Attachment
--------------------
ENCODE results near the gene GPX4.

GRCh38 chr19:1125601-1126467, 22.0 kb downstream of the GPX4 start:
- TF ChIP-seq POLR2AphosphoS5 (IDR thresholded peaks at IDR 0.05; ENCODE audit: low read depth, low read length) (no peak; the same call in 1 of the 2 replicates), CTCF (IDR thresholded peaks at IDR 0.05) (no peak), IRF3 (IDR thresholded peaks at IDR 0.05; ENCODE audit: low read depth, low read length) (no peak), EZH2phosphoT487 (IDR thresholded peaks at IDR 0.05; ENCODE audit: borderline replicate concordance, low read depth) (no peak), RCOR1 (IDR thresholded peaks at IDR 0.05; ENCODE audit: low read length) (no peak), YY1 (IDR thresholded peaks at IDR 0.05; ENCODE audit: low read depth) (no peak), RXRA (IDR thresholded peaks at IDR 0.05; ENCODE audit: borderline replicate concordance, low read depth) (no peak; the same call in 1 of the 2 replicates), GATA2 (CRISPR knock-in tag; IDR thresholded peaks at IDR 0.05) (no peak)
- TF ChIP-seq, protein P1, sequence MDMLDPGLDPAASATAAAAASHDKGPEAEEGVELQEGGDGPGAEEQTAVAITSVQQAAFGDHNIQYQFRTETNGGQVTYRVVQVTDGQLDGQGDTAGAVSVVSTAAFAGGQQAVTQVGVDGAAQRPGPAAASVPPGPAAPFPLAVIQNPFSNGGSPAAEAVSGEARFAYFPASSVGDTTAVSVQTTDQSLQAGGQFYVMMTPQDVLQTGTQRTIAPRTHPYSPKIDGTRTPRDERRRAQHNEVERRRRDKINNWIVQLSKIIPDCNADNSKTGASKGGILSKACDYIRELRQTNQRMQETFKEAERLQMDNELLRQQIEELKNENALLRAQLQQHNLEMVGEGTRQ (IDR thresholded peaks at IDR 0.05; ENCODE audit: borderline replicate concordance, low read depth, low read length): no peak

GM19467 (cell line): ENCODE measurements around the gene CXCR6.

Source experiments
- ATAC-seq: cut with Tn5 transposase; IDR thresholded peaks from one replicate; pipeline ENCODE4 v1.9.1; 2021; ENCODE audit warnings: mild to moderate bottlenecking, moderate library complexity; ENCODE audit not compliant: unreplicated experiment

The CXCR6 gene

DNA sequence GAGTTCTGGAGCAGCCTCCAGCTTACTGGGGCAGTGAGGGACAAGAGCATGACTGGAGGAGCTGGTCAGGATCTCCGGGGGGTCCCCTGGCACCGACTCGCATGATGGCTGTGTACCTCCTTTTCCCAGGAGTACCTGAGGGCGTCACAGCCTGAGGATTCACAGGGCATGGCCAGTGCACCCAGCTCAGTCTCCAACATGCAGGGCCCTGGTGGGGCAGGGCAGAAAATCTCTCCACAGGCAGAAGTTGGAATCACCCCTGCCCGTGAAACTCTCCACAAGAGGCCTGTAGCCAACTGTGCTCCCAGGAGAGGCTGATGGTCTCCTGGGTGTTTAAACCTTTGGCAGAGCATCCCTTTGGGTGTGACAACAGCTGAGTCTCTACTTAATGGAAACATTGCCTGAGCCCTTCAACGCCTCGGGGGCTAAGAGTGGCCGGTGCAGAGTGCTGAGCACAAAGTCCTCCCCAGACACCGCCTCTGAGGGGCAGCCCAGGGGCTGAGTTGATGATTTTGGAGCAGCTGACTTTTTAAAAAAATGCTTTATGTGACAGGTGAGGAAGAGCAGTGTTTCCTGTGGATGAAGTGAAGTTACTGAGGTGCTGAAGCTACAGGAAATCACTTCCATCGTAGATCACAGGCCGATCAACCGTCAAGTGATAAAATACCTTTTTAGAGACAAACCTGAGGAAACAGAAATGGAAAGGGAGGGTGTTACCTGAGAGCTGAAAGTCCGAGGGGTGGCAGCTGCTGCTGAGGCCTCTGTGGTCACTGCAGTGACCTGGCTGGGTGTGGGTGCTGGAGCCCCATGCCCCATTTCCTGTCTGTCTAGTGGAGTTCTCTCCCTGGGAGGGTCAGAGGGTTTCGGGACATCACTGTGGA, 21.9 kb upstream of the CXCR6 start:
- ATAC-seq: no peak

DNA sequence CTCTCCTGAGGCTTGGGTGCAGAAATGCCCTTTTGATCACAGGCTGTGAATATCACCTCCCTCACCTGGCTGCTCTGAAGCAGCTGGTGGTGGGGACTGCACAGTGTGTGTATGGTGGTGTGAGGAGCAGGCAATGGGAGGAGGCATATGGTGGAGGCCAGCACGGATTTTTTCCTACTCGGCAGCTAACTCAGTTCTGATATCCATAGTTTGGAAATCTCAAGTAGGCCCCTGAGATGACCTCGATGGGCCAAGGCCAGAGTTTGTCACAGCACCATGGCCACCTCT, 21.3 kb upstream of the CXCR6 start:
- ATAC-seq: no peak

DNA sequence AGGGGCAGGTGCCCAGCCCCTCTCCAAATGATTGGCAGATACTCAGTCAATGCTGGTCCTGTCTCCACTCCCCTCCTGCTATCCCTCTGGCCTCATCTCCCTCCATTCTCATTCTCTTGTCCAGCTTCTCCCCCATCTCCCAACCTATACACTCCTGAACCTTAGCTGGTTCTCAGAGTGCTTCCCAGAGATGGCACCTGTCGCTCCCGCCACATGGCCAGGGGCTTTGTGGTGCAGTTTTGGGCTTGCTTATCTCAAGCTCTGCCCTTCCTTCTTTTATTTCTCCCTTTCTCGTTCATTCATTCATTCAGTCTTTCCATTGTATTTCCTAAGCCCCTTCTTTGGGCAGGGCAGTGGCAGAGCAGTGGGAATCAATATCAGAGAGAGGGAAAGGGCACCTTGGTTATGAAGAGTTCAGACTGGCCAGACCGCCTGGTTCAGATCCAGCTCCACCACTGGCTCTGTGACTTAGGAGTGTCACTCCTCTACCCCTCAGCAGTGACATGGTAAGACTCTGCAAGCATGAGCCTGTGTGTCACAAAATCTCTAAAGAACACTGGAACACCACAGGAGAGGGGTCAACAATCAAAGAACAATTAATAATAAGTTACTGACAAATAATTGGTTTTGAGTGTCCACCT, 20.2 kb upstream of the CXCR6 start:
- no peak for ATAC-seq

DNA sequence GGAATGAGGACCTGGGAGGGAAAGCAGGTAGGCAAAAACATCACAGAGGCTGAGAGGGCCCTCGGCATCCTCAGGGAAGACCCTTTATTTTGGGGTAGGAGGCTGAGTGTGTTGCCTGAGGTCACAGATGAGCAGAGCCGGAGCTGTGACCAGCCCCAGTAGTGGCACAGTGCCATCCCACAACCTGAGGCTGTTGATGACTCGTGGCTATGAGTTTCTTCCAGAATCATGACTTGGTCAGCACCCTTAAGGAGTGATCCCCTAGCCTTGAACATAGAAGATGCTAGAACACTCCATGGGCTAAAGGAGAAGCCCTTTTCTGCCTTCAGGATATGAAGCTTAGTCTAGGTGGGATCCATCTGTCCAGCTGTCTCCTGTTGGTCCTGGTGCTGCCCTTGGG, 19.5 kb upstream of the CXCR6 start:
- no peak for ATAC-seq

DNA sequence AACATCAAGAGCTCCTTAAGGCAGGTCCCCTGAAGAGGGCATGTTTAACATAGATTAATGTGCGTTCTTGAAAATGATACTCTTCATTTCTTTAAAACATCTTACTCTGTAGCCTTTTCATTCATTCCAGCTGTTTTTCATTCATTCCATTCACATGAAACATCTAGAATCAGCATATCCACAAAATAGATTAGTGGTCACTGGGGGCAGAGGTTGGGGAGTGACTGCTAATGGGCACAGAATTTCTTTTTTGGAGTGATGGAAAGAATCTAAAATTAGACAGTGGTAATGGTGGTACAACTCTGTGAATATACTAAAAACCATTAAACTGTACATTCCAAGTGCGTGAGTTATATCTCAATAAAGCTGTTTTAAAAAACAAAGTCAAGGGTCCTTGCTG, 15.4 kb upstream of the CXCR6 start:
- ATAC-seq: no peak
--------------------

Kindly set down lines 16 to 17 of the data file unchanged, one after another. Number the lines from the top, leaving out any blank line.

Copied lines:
- no peak for ATAC-seq

DNA sequence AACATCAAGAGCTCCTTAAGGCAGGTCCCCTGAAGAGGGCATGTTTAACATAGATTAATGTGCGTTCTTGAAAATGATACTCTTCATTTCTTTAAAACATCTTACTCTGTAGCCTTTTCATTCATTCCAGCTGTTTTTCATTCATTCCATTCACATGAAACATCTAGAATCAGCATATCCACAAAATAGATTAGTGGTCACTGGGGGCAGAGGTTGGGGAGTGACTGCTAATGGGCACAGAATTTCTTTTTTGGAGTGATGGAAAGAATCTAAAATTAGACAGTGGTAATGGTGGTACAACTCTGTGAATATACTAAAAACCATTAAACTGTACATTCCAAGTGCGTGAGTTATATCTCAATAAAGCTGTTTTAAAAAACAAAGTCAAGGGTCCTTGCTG, 15.4 kb upstream of the CXCR6 start: